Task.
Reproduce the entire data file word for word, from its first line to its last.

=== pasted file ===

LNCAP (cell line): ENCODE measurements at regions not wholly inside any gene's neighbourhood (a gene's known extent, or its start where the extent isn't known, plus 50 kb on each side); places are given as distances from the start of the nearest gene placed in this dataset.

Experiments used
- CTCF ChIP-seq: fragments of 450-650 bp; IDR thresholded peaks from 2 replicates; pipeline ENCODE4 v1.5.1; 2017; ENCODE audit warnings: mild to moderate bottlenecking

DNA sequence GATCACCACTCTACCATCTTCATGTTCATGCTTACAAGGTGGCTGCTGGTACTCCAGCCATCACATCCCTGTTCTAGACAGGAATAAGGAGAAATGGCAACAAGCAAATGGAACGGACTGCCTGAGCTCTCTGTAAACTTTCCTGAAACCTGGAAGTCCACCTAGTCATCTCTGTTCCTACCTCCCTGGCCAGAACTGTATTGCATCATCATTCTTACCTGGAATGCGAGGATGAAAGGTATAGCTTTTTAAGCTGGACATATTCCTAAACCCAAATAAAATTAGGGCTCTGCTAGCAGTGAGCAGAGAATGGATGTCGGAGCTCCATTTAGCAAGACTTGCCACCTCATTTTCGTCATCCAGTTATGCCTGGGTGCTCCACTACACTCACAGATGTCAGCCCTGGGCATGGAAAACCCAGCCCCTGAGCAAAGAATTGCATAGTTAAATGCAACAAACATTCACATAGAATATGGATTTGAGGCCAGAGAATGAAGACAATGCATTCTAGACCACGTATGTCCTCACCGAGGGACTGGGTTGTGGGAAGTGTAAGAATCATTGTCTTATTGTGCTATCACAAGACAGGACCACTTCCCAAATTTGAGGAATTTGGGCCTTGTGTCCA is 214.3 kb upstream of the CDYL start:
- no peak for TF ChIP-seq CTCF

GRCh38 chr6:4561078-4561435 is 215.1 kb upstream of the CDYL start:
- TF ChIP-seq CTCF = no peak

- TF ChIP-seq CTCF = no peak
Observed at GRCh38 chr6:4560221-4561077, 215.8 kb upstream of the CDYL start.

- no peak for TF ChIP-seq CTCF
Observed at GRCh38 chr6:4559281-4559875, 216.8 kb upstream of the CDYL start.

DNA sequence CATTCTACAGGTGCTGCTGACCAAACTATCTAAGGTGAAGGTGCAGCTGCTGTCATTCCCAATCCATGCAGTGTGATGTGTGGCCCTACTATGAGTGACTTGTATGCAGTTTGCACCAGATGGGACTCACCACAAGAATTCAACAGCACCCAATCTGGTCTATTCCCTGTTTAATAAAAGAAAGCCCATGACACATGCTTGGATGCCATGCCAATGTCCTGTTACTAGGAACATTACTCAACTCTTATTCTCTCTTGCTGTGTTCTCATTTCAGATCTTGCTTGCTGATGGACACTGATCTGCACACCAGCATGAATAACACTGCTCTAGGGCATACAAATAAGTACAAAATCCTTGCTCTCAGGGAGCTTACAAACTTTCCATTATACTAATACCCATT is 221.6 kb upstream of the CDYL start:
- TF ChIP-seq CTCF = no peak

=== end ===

LNCAP (cell line): ENCODE measurements at regions not wholly inside any gene's neighbourhood (a gene's known extent, or its start where the extent isn't known, plus 50 kb on each side); places are given as distances from the start of the nearest gene placed in this dataset.

Experiments used
- CTCF ChIP-seq: fragments of 450-650 bp; IDR thresholded peaks from 2 replicates; pipeline ENCODE4 v1.5.1; 2017; ENCODE audit warnings: mild to moderate bottlenecking

DNA sequence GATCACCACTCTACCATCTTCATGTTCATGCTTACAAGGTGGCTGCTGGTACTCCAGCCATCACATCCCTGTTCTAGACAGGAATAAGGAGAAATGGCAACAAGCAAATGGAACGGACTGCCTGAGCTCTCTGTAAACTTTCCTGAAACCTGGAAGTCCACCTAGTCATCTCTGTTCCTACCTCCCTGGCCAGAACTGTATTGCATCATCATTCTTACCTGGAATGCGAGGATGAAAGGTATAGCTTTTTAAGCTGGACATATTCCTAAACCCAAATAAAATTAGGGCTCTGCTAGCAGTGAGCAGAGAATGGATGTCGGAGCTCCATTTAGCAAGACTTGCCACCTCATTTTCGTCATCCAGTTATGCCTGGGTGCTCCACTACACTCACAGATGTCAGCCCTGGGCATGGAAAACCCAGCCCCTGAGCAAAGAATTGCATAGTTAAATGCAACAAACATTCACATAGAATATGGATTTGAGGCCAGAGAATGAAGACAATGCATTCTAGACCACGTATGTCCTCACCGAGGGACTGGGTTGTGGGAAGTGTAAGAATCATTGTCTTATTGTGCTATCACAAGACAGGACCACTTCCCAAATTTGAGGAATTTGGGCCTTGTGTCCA is 214.3 kb upstream of the CDYL start:
- no peak for TF ChIP-seq CTCF

GRCh38 chr6:4561078-4561435 is 215.1 kb upstream of the CDYL start:
- TF ChIP-seq CTCF = no peak

- TF ChIP-seq CTCF = no peak
Observed at GRCh38 chr6:4560221-4561077, 215.8 kb upstream of the CDYL start.

- no peak for TF ChIP-seq CTCF
Observed at GRCh38 chr6:4559281-4559875, 216.8 kb upstream of the CDYL start.

DNA sequence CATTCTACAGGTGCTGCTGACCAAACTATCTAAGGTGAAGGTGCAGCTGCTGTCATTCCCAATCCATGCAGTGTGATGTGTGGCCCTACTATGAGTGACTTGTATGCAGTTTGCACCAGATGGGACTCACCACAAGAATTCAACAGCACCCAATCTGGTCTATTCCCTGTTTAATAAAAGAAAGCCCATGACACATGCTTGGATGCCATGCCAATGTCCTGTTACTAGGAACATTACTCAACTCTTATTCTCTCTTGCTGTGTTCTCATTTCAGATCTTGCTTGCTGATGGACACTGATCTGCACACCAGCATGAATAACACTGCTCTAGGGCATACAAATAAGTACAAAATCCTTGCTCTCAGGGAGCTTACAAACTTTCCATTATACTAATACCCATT is 221.6 kb upstream of the CDYL start:
- TF ChIP-seq CTCF = no peak